The accuracy of the results tends to vary with dialects and a person’s speaking cadence. For instance, I’m using the North American English language installation and one of my projects had only Australian speakers. I had few high-score matches and many of the mid-score matches were wrong. In another project with American speakers – who also spoke more slowly in these interview clips – the matched results frequently had high scores. Even the clips with 50% accuracy included many correct matches.
PhraseFind is a powerful tool that anyone cutting long-form features, documentaries and corporate videos is bound to love. Need to change the inflection of a word to properly end a sentence? Search for that word by the same speaker and do an audio-only edit to insert the appropriate match. As an editor who rarely works with scripted content, it seems more useful to my workflow than ScriptSync; but, like ScriptSync, it is a paid option that is not included with the standard Media Composer installer. In an effort to attract customers to this feature, Avid is offering a number of upgrade deals that include a Media Composer 5.5 upgrade if you purchase PhraseFind. Multiple language packs are also available.
What else is new?
Avid’s designers caught a lot of heat from veteran users over Smart Tool, a contextual tool introduced in version 5 that enabled direct timeline manipulation. The main complaint has been that you can’t completely turn it off. Thanks to the various adjustments since its initial release, Smart Tool largely stays out of the way if you don’t want to use it. I personally map the Smart Tool command to a keyboard key and enable it as needed. This is no different than clicking between a Selection and Rolling Edit key in Final Cut or Premiere Pro. A new addition is Transition Manipulation, giving editors the ability to alter transition durations and locations in a modeless manner, simply by dragging on the transition icon in the timeline.
Media Composer 5 introduced RTAS audio filters, which can be applied to a complete track, as in Pro Tools. With the 5.5 release, Avid added 20 of the Pro Tools AIR audio plug-ins. These can be applied on a per-clip or per-track basis. Media Composer’s audio plug-in implementation is quite good, but misses the factory presets available in Pro Tools. A few of the third-party RTAS filters exhibit some unusual behavior in Media Composer. I own a set of the Focusrite Scarlett plug-ins. These generally work well with Media Composer, however, a couple of the virtual switches don’t respond correctly. Yet, the same plug-ins work fine in Avid Pro Tools 9 or Apple Soundtrack Pro. This tends to be an issue where plug-in developers have tweaked the code for Pro Tools instead of strictly adhering to the RTAS API used by Media Composer.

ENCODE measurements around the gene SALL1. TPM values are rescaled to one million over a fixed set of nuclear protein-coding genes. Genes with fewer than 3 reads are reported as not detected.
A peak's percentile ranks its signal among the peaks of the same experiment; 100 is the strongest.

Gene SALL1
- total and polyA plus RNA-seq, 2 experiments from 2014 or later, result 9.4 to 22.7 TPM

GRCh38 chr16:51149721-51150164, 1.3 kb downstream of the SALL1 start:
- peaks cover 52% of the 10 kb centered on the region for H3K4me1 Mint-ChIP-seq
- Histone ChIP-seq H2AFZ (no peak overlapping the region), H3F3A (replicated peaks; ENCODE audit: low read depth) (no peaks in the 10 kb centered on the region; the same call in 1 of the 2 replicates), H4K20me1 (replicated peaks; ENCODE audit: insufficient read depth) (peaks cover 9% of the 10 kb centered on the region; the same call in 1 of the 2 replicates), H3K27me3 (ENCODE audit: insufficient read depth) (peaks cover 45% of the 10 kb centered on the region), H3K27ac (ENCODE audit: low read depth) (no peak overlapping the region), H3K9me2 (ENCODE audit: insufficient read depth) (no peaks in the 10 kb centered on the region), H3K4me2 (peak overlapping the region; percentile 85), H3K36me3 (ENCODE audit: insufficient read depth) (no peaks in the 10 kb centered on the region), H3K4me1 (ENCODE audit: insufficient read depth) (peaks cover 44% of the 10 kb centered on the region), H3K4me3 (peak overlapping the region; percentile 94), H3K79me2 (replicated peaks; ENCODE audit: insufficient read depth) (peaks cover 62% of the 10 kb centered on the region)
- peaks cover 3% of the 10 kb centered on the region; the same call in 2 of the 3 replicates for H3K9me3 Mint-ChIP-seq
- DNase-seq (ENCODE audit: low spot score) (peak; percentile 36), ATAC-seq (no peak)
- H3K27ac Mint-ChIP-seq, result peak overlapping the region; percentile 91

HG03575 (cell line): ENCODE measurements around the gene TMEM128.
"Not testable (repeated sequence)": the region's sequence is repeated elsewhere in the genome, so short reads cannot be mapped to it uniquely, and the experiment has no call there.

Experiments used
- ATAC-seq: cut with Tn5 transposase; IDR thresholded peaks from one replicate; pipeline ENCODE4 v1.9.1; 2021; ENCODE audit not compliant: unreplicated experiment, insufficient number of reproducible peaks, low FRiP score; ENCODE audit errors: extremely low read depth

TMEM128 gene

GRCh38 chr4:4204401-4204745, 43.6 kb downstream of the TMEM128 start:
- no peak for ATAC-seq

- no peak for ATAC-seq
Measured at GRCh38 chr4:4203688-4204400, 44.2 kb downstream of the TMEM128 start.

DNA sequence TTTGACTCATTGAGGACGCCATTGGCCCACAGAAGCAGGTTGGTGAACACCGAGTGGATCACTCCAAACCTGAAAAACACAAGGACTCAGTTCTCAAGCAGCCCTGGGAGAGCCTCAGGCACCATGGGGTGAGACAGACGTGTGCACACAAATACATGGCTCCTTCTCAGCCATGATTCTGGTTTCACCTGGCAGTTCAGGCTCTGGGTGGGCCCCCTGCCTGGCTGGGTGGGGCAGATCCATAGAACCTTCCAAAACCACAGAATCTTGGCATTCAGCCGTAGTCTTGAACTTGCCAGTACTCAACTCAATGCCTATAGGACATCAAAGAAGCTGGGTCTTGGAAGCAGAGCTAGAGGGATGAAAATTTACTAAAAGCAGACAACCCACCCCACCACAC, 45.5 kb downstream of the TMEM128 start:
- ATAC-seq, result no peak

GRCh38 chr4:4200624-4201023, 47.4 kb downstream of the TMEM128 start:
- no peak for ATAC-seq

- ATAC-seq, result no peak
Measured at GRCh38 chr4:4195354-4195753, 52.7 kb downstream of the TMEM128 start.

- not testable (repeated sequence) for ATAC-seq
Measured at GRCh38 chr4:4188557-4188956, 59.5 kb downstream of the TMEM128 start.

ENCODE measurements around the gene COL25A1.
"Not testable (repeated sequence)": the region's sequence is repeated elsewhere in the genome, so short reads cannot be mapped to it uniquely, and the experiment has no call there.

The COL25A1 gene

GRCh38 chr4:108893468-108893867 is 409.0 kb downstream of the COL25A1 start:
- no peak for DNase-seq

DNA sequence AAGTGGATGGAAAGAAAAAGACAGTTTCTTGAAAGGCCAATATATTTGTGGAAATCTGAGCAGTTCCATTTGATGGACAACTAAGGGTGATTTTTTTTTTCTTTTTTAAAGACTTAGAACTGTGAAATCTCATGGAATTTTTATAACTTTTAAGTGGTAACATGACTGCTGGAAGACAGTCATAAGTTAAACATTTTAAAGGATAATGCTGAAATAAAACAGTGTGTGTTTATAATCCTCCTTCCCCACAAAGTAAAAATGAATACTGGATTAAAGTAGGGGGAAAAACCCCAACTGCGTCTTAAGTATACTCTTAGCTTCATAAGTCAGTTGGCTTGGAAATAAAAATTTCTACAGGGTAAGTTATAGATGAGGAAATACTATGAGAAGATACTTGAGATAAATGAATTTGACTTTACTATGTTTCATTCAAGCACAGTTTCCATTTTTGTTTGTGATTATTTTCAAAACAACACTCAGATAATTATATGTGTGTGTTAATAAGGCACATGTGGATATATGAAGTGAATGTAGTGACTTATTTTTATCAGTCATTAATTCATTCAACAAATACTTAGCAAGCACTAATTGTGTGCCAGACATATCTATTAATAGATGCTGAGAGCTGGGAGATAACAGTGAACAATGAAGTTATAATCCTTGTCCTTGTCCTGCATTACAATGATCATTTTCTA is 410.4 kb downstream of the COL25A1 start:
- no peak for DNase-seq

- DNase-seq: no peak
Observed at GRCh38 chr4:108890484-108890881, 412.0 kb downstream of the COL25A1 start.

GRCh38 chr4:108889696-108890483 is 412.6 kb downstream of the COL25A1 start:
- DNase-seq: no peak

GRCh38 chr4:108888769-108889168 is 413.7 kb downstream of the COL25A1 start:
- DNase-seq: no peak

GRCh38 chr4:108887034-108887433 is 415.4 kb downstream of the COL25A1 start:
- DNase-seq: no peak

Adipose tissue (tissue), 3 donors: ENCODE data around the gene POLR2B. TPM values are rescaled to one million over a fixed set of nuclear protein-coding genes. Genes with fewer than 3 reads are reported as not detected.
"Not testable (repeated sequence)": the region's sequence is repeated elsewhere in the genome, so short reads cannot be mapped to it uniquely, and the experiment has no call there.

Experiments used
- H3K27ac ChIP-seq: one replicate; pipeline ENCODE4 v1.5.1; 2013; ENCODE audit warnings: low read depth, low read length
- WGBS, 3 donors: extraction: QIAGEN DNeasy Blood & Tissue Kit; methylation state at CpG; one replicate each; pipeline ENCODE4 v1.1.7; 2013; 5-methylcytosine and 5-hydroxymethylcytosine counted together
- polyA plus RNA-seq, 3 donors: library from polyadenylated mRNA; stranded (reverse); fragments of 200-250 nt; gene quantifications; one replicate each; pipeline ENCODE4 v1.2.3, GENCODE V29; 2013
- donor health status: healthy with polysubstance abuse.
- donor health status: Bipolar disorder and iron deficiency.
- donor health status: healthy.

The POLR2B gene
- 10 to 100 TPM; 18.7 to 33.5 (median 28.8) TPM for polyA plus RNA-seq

A few of the other changes will generally go unnoticed. The design team has tweaked some of the interface items, so fonts display more correctly under the corresponding OS. The interface colors have received one minor tweak, where the second darkest background color will now reverse some of the text to white. It’s an area that still needs work, if you prefer a darker user interface. Otherwise, there are no major UI changes between 5.0 and 5.5.
Don’t forget that Avid Media Composer is actually a suite of software, not unlike Adobe’s Production Premium or Apple’s Final Cut Studio. The boxed version includes the Avid Production Suite bundle (a separate purchase for the download version). This has been updated to reflect newer versions of the third-party software. In total, it’s a package worth several thousand dollars at retail that covers Avid customers for encoding (Sorenson Squeeze), advanced effects (Boris Continuum Complete and Avid FX), music (SmartSound SonicFire) and DVD/Blu-ray authoring (Avid DVD). All are cross-platform products, except Avid DVD, which is Windows-only.
Should you upgrade?
If you want to stay current, this is a very solid update, however Media Composer 4 and 188.8.131.52 are also pretty solid. There’s enough in this version to make the minimal upgrade cost worth it, but it depends on whether there are new features that really benefit your workflow.
This is the last 32-bit version. Presumably that means we’ll see a 64-bit Media Composer 6 at some point down the road, but I don’t really suggest waiting it out. If you own Avid Adrenaline hardware, this will be the last version to support it. As much as people opine about 64-bit advantages, I find that the current Media Composer’s 32-bit performance in handling media and real-time effects is still superior to most of the 64-bit NLEs on the market.
PhraseFind adds a powerful new tool to your kit, which covers the upgrade cost from Media Composer 5. That alone makes it attractive. Plus, it’s infectious! The more you use it, the more it becomes ingrained into your editing style. You’ll wonder why it hasn’t been there all along. It’s that kind of innovation, which Avid is known for. I’m glad to see it coming back to their ongoing product design effort.
Written for Videography magazine (NewBay Media LLC).
©2011 Oliver Peters